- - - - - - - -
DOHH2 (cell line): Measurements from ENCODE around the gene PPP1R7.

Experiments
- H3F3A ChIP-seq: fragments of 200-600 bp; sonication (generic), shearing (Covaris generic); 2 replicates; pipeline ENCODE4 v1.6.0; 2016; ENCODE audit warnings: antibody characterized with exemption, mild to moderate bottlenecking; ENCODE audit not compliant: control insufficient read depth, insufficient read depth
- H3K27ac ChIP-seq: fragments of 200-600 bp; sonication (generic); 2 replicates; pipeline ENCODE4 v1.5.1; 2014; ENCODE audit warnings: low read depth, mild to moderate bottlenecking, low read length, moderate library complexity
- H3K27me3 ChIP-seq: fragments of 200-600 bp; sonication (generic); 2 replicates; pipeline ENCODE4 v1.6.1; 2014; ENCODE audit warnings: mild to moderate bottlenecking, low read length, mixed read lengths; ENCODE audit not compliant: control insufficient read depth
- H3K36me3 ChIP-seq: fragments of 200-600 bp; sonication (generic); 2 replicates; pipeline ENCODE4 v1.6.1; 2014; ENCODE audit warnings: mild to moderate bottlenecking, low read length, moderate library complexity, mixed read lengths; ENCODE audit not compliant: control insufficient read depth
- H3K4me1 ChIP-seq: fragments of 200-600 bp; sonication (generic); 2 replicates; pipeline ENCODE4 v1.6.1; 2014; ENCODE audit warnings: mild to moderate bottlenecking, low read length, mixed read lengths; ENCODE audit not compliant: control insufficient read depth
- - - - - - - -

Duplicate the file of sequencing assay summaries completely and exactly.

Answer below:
DOHH2 (cell line): Measurements from ENCODE around the gene PPP1R7.

Experiments
- H3F3A ChIP-seq: fragments of 200-600 bp; sonication (generic), shearing (Covaris generic); 2 replicates; pipeline ENCODE4 v1.6.0; 2016; ENCODE audit warnings: antibody characterized with exemption, mild to moderate bottlenecking; ENCODE audit not compliant: control insufficient read depth, insufficient read depth
- H3K27ac ChIP-seq: fragments of 200-600 bp; sonication (generic); 2 replicates; pipeline ENCODE4 v1.5.1; 2014; ENCODE audit warnings: low read depth, mild to moderate bottlenecking, low read length, moderate library complexity
- H3K27me3 ChIP-seq: fragments of 200-600 bp; sonication (generic); 2 replicates; pipeline ENCODE4 v1.6.1; 2014; ENCODE audit warnings: mild to moderate bottlenecking, low read length, mixed read lengths; ENCODE audit not compliant: control insufficient read depth
- H3K36me3 ChIP-seq: fragments of 200-600 bp; sonication (generic); 2 replicates; pipeline ENCODE4 v1.6.1; 2014; ENCODE audit warnings: mild to moderate bottlenecking, low read length, moderate library complexity, mixed read lengths; ENCODE audit not compliant: control insufficient read depth
- H3K4me1 ChIP-seq: fragments of 200-600 bp; sonication (generic); 2 replicates; pipeline ENCODE4 v1.6.1; 2014; ENCODE audit warnings: mild to moderate bottlenecking, low read length, mixed read lengths; ENCODE audit not compliant: control insufficient read depth